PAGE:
Information Security in the Real World. Confidentiality, Availability, Integrity, Practicality.

Thursday, 24 June 2010

Is there a Mainframe Skills Shortage?

I like Joe Clabby. He tells it like it is. He has responded robustly a number of times now to Gartner advice to move off the mainframe to more "modern platforms". His latest such article is here.

However I think the truth lies between Gartner's doom and gloom predictions and Clabby's upbeat "you've never had it so good" optimism. Don't be under any illusion, decades of in depth knowledge of mainframe systems is going to leave your organisation over the next few years. But where Gartner gets it wrong is their insistence that the solution lies in migrating off the mainframe. They have used that phrase "more modern platfom" many times in recent years and this is starting to look like staggering ignorance of what IBM have been doing with System z for ten years.

There's no need to move off System z for modernity. IBM have brought modernity to System z. You want management GUIs? Check out the Tivoli automation range. You want a visual developer platform? Rational Developer for z (RDz). You want to run Java, C and C++? No problem. You want to consolidate your racks and racks of servers? Virtualise them? z/VM is the worlds most mature hypervisor, add SLES or RedHat Linux for up to 1500 servers in a 30kW box 10 feet square.

But I do think now is the time to modernise your mainframe. To streamline and automate the maintenance and management of the infrastructure. The product set has never been richer and I recommend you take a look. The greybeards will go soon, and while there are a new generation of System z afficionados leaving college as we speak, don't make them suffer needlessly. Enable them to be productive and creative. Simplify, streamline and automate with IBM Software.

1 comment:

  1. I think you are right - there is a middle ground answer here and it is easy to understand why enterprises have got into the state that they are in. My perception is this:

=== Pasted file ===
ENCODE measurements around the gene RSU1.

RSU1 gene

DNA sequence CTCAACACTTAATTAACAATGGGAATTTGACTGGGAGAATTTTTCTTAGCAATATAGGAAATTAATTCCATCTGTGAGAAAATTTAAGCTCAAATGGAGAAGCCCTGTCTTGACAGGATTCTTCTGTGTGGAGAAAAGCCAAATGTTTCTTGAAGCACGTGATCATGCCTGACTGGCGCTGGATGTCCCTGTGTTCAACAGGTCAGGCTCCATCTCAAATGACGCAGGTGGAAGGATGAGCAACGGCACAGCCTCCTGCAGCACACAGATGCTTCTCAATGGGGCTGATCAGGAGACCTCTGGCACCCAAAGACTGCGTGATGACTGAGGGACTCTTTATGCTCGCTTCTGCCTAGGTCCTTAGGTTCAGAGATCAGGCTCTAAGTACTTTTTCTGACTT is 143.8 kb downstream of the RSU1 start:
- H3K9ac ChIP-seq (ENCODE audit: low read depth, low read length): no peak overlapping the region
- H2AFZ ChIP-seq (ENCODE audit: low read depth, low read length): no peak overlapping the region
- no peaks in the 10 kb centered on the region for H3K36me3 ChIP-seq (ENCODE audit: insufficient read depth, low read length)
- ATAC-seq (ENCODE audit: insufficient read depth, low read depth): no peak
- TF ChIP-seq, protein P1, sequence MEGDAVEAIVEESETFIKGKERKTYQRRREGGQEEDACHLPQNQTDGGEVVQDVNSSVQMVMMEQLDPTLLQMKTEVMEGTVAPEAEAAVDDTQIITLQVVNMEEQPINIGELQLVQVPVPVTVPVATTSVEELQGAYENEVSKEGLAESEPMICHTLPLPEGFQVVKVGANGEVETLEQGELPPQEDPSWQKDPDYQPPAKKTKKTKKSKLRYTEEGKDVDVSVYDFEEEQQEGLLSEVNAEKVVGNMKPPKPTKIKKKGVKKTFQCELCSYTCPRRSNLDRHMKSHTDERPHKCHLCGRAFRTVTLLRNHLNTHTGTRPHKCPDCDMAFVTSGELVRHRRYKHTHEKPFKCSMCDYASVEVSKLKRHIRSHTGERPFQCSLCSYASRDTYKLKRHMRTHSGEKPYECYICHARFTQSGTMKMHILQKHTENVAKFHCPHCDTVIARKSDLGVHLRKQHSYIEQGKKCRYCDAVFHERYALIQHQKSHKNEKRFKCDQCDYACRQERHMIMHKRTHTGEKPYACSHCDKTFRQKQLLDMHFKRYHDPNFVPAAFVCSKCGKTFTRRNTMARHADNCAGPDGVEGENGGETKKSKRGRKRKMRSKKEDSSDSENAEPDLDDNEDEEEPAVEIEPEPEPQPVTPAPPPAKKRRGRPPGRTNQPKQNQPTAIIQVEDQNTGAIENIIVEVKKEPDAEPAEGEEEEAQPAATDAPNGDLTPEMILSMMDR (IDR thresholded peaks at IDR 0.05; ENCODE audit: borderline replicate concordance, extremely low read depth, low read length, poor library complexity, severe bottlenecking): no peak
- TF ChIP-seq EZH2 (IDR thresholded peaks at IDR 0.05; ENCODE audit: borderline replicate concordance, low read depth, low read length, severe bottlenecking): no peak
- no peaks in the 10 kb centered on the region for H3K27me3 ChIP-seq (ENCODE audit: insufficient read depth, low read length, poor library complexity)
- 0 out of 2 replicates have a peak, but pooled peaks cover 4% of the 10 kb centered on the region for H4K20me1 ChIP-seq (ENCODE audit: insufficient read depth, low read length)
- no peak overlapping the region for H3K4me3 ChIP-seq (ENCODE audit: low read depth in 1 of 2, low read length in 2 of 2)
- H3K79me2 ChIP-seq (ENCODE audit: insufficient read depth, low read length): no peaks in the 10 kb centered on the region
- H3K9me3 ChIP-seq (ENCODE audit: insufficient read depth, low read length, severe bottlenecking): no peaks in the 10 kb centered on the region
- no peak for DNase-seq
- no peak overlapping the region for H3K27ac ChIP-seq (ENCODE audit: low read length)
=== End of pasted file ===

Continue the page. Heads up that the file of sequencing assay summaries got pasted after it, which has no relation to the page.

1) Mainframes were traditionally used to do the large number crunching required to run, for example, a retail banking platform.

    2) Windows, AIX & Solaris servers were used for point solutions serving web based content, or mail platforms or other client server applications.

    3) An enterprise can easily justify a £10K spend on a server for a point solution because the business sponsor will have the cash to justify that spend in a business case.

    4) The mainframe is a shared infrastructure and the cost of the infrastructure has been more difficult to apportion (historically) to relevant business units.

    5) And yes - too many grey-bears unwilling to move with the times.

    I see similar stories even in the middleware space where shared services becomes painful not for technical reasons but for political and cost apportionment reasons.

    I don't mean this to sound downbeat - quite the opposite. I think System z is reaching a point in its evolution (or should that be revolution) whereby the traditional barriers to exposing its capabilities to business units around the enterprise are being broken down.

    For many people concerned with solutioning, platforms shouldn't matter. Just make sure the kit goes fast and stays up! Can System z do that with a cost model that doesn't cause political upheaval? The big question in that is the politics question I guess!

    (Just my tuppence... my mainframe days ended in 2003. Halcyon days!)